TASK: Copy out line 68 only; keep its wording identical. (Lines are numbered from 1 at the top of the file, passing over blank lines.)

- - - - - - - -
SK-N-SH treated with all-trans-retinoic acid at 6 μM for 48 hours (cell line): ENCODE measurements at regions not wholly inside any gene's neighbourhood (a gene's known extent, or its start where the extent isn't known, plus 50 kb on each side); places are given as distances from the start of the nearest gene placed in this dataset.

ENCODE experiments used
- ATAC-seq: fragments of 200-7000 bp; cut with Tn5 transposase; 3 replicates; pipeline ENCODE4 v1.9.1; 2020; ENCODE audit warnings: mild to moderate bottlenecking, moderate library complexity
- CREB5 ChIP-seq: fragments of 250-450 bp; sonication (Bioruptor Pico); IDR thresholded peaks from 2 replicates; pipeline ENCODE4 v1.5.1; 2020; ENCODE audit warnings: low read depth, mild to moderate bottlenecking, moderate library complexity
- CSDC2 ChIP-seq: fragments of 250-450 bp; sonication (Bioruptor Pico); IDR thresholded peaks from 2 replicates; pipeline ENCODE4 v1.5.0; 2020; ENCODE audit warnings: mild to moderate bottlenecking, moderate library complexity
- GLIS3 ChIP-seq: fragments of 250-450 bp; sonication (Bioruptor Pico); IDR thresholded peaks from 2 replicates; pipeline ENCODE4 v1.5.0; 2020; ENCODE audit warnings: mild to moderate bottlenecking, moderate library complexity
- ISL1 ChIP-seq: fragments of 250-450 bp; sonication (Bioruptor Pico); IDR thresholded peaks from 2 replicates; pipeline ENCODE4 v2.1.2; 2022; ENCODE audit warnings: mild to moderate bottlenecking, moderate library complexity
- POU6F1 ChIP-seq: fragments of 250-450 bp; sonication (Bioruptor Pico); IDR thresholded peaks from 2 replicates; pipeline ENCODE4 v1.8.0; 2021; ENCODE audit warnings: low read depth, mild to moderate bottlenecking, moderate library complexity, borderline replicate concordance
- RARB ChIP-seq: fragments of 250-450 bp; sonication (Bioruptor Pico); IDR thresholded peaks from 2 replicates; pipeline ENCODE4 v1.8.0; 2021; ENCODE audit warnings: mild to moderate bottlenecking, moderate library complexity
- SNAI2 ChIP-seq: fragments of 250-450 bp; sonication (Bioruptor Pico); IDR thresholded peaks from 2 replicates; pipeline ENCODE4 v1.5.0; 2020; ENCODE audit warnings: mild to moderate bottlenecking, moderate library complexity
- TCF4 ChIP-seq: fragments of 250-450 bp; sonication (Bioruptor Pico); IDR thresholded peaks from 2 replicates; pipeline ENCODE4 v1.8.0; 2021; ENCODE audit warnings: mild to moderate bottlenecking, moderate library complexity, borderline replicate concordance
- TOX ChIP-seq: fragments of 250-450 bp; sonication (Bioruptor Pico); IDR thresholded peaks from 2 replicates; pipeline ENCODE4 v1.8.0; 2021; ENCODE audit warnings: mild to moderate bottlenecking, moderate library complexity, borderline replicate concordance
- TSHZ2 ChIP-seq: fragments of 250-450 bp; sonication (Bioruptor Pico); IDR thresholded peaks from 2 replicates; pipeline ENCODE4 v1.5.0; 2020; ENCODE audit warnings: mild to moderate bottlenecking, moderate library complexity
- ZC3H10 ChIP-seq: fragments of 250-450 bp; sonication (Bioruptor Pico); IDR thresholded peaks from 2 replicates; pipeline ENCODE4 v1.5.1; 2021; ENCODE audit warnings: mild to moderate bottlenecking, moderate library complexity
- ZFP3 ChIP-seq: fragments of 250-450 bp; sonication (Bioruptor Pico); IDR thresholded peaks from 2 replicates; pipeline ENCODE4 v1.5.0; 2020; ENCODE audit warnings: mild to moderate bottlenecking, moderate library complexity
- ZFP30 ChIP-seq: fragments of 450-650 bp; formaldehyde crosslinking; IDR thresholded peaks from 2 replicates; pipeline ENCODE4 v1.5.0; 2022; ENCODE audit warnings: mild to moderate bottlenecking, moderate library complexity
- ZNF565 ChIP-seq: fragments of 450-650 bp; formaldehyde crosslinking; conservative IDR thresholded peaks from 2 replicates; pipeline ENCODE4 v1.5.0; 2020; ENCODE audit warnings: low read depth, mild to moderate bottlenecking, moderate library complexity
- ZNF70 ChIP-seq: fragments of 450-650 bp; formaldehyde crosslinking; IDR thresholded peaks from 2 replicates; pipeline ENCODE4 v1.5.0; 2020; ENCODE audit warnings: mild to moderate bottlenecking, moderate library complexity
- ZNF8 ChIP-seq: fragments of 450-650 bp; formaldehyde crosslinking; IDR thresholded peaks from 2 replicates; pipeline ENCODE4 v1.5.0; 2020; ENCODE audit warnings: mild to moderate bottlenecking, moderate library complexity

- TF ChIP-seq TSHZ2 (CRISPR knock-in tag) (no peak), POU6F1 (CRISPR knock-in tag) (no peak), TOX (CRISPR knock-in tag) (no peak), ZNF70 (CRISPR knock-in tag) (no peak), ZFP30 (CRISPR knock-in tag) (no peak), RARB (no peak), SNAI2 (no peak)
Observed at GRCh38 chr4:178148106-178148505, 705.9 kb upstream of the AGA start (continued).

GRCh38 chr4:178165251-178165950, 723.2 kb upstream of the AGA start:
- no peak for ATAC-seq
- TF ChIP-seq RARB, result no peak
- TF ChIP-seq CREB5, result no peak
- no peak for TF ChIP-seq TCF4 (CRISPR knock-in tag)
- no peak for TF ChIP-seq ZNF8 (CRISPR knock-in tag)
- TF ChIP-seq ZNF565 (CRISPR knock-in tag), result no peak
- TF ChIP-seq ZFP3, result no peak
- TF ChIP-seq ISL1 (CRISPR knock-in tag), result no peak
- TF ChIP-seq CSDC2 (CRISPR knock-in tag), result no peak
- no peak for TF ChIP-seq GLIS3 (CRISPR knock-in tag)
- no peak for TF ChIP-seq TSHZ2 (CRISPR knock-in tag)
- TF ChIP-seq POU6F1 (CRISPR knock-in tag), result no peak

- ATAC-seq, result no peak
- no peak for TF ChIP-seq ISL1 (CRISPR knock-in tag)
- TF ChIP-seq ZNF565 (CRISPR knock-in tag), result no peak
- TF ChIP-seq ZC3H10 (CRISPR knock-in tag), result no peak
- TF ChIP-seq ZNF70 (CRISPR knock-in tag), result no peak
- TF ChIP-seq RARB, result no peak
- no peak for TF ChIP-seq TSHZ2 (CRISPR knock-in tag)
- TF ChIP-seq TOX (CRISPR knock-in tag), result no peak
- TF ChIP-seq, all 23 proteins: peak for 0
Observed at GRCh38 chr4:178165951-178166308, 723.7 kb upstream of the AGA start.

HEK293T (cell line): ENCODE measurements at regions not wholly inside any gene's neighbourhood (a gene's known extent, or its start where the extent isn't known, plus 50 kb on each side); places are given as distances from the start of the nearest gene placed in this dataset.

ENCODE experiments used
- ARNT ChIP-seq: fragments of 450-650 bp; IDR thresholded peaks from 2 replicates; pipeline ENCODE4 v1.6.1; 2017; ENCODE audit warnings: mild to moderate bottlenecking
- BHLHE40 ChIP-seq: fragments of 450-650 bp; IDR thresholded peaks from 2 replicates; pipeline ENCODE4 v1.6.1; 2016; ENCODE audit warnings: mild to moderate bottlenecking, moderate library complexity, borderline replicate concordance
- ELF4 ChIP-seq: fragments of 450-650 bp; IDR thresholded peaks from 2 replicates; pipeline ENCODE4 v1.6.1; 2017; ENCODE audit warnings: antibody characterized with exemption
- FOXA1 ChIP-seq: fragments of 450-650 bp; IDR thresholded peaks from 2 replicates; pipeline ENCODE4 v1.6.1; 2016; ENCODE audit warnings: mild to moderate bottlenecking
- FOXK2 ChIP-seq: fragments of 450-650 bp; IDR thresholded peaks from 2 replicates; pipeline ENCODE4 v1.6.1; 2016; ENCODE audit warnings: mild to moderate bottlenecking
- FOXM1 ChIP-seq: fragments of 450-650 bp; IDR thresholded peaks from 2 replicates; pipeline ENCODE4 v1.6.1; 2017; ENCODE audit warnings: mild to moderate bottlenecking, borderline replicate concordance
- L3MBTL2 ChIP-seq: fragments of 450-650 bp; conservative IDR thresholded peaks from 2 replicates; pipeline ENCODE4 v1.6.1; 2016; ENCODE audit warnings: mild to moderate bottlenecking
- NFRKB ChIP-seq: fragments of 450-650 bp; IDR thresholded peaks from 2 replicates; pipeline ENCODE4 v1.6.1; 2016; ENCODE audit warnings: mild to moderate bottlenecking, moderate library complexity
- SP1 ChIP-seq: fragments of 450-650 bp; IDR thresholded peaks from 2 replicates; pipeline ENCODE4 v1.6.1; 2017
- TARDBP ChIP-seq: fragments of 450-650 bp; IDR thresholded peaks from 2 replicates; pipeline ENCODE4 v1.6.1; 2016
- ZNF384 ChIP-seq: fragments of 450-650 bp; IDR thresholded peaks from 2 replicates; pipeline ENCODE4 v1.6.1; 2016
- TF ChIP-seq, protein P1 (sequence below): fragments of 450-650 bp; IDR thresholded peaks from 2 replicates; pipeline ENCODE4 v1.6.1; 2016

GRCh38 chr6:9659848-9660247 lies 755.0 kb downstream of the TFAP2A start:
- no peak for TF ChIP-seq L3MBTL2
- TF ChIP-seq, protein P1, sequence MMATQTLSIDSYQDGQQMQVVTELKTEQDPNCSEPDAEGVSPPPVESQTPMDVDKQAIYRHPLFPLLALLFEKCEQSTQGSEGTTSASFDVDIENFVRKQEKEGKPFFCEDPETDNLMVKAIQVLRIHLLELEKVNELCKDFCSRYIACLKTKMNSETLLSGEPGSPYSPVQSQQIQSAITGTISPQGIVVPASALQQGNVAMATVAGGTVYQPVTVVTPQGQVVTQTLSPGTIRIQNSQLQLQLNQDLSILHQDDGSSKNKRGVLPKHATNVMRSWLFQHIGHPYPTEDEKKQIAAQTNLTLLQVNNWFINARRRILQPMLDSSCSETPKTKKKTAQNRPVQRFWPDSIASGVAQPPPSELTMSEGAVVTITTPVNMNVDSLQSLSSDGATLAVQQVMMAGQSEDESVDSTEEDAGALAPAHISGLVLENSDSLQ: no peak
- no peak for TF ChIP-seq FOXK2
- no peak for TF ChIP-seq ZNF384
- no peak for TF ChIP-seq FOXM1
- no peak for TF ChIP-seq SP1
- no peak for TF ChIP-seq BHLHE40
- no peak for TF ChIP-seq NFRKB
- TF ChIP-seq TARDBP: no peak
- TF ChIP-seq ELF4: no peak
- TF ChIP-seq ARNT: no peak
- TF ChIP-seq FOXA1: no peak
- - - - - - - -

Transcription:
- TF ChIP-seq TARDBP: no peak